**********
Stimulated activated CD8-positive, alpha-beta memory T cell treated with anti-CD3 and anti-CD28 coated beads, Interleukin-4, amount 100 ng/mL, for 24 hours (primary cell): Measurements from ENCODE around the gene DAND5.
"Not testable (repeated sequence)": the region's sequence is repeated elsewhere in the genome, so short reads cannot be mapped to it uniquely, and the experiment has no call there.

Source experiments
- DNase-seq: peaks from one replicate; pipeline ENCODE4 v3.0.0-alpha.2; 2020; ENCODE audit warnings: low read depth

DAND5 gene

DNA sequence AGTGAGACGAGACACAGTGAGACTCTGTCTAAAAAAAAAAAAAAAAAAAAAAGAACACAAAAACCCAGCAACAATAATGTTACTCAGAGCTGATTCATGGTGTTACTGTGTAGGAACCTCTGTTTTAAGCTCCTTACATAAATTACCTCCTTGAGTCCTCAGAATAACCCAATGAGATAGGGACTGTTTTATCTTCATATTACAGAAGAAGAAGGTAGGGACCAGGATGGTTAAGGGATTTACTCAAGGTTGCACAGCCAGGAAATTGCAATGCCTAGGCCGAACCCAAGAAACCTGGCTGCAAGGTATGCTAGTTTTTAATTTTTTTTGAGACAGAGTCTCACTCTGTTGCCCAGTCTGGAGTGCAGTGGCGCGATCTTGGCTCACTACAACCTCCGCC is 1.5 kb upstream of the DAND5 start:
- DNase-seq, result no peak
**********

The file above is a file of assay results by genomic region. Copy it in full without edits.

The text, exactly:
Stimulated activated CD8-positive, alpha-beta memory T cell treated with anti-CD3 and anti-CD28 coated beads, Interleukin-4, amount 100 ng/mL, for 24 hours (primary cell): Measurements from ENCODE around the gene DAND5.
"Not testable (repeated sequence)": the region's sequence is repeated elsewhere in the genome, so short reads cannot be mapped to it uniquely, and the experiment has no call there.

Source experiments
- DNase-seq: peaks from one replicate; pipeline ENCODE4 v3.0.0-alpha.2; 2020; ENCODE audit warnings: low read depth

DAND5 gene

DNA sequence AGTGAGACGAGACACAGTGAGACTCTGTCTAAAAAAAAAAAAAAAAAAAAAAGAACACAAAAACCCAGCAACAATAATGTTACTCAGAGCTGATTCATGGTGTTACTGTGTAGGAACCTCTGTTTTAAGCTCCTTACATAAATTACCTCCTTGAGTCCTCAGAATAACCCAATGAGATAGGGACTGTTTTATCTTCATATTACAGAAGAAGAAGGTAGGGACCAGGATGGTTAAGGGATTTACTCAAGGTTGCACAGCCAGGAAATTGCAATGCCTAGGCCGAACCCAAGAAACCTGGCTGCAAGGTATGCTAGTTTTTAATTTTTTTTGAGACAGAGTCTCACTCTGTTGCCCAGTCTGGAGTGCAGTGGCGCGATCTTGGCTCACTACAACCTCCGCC is 1.5 kb upstream of the DAND5 start:
- DNase-seq, result no peak